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Elon Musk says Twitter will offer a free API tier for 'good' bots

He's backtracking on a decision to charge all users for API access.

Matt Cardy via Getty Images

After announcing last week that all developers would have to pay to access Twitter's API, CEO Elon Musk has walked that back a step. In a tweet yesterday, he announced that "responding to feedback, Twitter will enable a light, write-only API for bots providing good content that is free."

Since August of 2020, Twitter has offered a "basic" free tier as part of its V2 API, designed for "those just getting started, building something for fun, for a good cause, and to learn or teach," the company wrote at the time.

In January, however, Twitter revoked API access to third-party apps citing "long-standing rules." It then updated its developer terms banning third-party clients, effectively killing apps like Twitterific and Tweetbot. Finally last week, Twitter announced that all developers would have to pay to use its API, starting at around $100 per month for the basic tier.

That resulted in an outcry that the new rules would kill many fun and useful bots that create quotes around tweets, provide alerts for tech execs unfollowing each other, show the weather in random parts of the world and more. Many of the folks who run the bots told Buzzfeed they could never pay that amount to keep them running, so they'd simply disappear. "It was a fun thing, a thing that actually provided Twitter with more value," said the person behind @BigTechAlert, Álex Barredo.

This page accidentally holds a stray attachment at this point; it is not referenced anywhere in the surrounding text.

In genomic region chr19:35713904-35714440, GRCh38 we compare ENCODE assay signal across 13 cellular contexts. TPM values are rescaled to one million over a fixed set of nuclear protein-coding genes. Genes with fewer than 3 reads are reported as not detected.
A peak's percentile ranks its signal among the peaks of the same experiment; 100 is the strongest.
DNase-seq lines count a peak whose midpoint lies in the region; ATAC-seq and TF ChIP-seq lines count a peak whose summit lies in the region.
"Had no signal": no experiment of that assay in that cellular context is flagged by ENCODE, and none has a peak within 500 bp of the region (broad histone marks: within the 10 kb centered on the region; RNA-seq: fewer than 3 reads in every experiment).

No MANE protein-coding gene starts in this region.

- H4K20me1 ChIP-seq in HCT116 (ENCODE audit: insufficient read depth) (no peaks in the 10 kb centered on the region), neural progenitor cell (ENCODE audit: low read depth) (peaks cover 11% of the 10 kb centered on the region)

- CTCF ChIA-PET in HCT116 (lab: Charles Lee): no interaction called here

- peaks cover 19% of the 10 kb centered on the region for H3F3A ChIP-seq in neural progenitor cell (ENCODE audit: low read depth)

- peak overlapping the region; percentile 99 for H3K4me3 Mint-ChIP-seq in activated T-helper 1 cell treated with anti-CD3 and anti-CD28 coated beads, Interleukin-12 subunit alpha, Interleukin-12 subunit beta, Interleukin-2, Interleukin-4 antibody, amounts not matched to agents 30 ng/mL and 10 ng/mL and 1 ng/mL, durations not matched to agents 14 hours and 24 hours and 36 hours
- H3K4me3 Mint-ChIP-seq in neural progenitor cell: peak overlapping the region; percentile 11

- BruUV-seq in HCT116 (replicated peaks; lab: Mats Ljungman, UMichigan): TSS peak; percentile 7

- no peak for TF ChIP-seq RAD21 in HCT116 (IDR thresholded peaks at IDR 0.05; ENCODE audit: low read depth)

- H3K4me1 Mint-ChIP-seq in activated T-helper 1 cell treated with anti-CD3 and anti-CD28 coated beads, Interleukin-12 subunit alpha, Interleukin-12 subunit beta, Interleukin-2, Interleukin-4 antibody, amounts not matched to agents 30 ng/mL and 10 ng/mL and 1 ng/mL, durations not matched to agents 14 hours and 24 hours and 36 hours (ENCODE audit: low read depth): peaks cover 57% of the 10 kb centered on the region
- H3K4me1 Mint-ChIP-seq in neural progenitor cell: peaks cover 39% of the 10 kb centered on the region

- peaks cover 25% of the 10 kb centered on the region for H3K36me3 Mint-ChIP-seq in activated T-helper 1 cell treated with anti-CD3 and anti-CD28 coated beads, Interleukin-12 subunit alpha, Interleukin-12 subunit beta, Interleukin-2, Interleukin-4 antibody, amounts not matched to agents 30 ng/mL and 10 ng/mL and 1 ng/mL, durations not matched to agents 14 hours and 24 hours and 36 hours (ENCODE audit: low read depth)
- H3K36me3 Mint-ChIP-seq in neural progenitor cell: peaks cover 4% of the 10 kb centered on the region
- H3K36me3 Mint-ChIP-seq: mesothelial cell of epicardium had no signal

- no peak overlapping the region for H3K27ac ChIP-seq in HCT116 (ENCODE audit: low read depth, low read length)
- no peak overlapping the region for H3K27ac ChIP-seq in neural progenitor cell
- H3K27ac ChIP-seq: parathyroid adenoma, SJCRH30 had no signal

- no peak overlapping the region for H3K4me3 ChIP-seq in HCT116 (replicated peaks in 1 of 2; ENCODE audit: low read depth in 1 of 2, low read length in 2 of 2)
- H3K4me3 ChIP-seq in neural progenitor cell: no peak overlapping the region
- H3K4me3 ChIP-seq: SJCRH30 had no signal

It's unclear if Musk's Twitter will use something like the current basic tier. Also left unsaid so far is what might constitute "good content." If approval is required for each bot, that could be a challenge considering the company's severely downsized moderation team.

Musk has been on a mission to cut costs and find new sources of revenue for Twitter, after telling employees at one point that "bankruptcy is not out of the question." Around 80 percent of the company's full-time staff have been let go, leaving just 1,300 in total and fewer than 550 full-time engineers. At the same time, Twitter has introduced subscriptions and detailed plans to share ad revenue with creators.

However, Musk recently tweeted that Twitter is "now trending to breakeven," following several "extremely tough" months. The company still faces challenges, however, like advertisers reportedly fleeing in droves, class-action suits from employees and potential regulator scrutiny in the EU and elsewhere.